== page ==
“Ideology and partisanship used to be completely unrelated to the television news people consumed,” said study author Barry Hollander, associate professor of journalism in the UGA Grady College of Journalism and Mass Communication. “But they’ve become significant factors in the last five years.”
Hollander analyzed five national telephone surveys conducted from 1998 to 2006 by the Pew Center for the People and the Press, and his results are scheduled to appear in the spring edition of the journal Journalism & Mass Communication Quarterly.
The study found that in 1998, 18 percent of Democrats and 14 percent of Republicans watched Fox News regularly. By 2006, 36 percent of Republicans watched Fox News regularly compared to 19 percent of Democrats.
The trend for CNN over the same period shows a dramatic drop in exposure to CNN for Republicans – from 27 percent to 19 percent – while Democrats have remained fairly stable, with exposure rates of 25 percent and 29 percent in 1998 and 2006, respectively.
“Republicans have dramatically dropped news sources that they perceive as being biased against their position,” Hollander said. “They’ve completely fled into Fox and have left CNN, broadcast news and all the others – including CSPAN, which is raw content.”
In addition to finding that news audiences have fragmented along party lines, Hollander’s study found that individuals who do not identify strongly with either the Republican or Democratic Party are watching less news. Hollander said his finding is not surprising considering that the average consumer now has more than 100 channels from which to choose.
“What we are seeing now is the natural product of technology allowing people who never really have been interested in the news to find something else to do with their time,” Hollander said. “And what’s left is a fairly partisan red-state/blue-state news audience.”
Hollander said the increased partisanship of news audiences encourages networks to cater to the political preferences of their audiences – which in turn is likely to accelerate the trend toward politically divided audiences. Fox’s model of appealing to conservative audiences through commentators such as Bill O’Reilly and Sean Hannity is “obvious and overt,” Hollander said, while CNN’s efforts to appeal to more liberal audiences is reflected in the stories it chooses to report. CNN has spent an inordinate amount of time covering the race for the Democratic presidential nomination, for example.
Previous studies have shown that people who are not regular consumers of news are less likely to vote, meaning that the voting public is more likely to be comprised of partisans who get their information from news sources that reflect their beliefs.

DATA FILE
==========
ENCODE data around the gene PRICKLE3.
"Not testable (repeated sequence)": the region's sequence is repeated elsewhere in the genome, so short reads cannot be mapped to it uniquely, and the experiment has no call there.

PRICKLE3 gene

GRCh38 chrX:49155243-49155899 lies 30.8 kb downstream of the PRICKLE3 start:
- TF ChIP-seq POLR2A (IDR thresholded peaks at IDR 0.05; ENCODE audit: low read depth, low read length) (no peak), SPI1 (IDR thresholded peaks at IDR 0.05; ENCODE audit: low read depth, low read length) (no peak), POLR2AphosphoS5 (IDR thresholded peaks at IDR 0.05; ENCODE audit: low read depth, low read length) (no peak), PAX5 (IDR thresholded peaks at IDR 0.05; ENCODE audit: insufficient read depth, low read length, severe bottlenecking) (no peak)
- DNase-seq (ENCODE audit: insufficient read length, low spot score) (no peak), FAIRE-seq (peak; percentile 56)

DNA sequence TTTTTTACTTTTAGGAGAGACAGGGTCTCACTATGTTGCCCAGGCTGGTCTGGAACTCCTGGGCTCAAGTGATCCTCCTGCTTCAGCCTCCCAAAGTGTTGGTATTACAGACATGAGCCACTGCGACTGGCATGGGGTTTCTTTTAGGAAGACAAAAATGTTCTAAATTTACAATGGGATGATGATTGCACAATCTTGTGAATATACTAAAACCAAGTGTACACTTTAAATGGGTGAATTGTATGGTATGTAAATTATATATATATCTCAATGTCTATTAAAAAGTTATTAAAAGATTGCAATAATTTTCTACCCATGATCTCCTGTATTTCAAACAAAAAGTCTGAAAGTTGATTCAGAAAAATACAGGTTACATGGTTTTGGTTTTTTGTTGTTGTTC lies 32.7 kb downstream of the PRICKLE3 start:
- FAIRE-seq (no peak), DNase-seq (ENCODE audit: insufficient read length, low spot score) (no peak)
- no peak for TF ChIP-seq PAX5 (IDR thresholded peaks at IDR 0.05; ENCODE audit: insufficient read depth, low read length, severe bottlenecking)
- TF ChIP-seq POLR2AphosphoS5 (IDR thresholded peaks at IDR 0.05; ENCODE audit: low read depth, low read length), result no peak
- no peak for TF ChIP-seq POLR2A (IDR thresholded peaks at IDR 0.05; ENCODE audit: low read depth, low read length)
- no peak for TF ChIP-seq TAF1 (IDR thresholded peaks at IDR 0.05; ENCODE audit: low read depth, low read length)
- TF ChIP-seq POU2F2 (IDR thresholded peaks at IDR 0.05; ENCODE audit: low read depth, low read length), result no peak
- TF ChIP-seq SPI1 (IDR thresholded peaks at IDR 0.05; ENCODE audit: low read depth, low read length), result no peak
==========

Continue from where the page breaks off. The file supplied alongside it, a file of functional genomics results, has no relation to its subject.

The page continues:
“When you spend time consuming media that already agrees with your viewpoint, you’re really just talking to yourself,” Hollander said. “And we know from other research that the more you hear your viewpoint echoed and reinforced, the more extreme your viewpoint can become. That changes how politicians appeal to voters, the news coverage of electoral politics and probably the kind of candidates we get.”
Sam Fahmy | EurekAlert!
WAKE-UP provides new treatment option for stroke patients | International study led by UKE
17.05.2018 | Universitätsklinikum Hamburg-Eppendorf
First form of therapy for childhood dementia CLN2 developed
25.04.2018 | Universitätsklinikum Hamburg-Eppendorf
At the LASYS 2018, from June 5th to 7th, the Laser Zentrum Hannover e.V. (LZH) will be showcasing processes for the laser material processing of tomorrow in hall 4 at stand 4E75. With blown bomb shells the LZH will present first results of a research project on civil security.
At this year's LASYS, the LZH will exhibit light-based processes such as cutting, welding, ablation and structuring as well as additive manufacturing for...
There are videos on the internet that can make one marvel at technology. For example, a smartphone is casually bent around the arm or a thin-film display is rolled in all directions and with almost every diameter. From the user's point of view, this looks fantastic. From a professional point of view, however, the question arises: Is that already possible?
At Display Week 2018, scientists from the Fraunhofer Institute for Applied Polymer Research IAP will be demonstrating today’s technological possibilities and...
So-called quantum many-body scars allow quantum systems to stay out of equilibrium much longer, explaining experiment | Study published in Nature Physics
Recently, researchers from Harvard and MIT succeeded in trapping a record 53 atoms and individually controlling their quantum state, realizing what is called a...
The historic first detection of gravitational waves from colliding black holes far outside our galaxy opened a new window to understanding the universe. A...
A team led by Austrian experimental physicist Rainer Blatt has succeeded in characterizing the quantum entanglement of two spatially separated atoms by observing their light emission. This fundamental demonstration could lead to the development of highly sensitive optical gradiometers for the precise measurement of the gravitational field or the earth's magnetic field.
The age of quantum technology has long been heralded. Decades of research into the quantum world have led to the development of methods that make it possible...
02.05.2018 | Event News
13.04.2018 | Event News
12.04.2018 | Event News
22.05.2018 | Life Sciences
22.05.2018 | Earth Sciences
22.05.2018 | Trade Fair News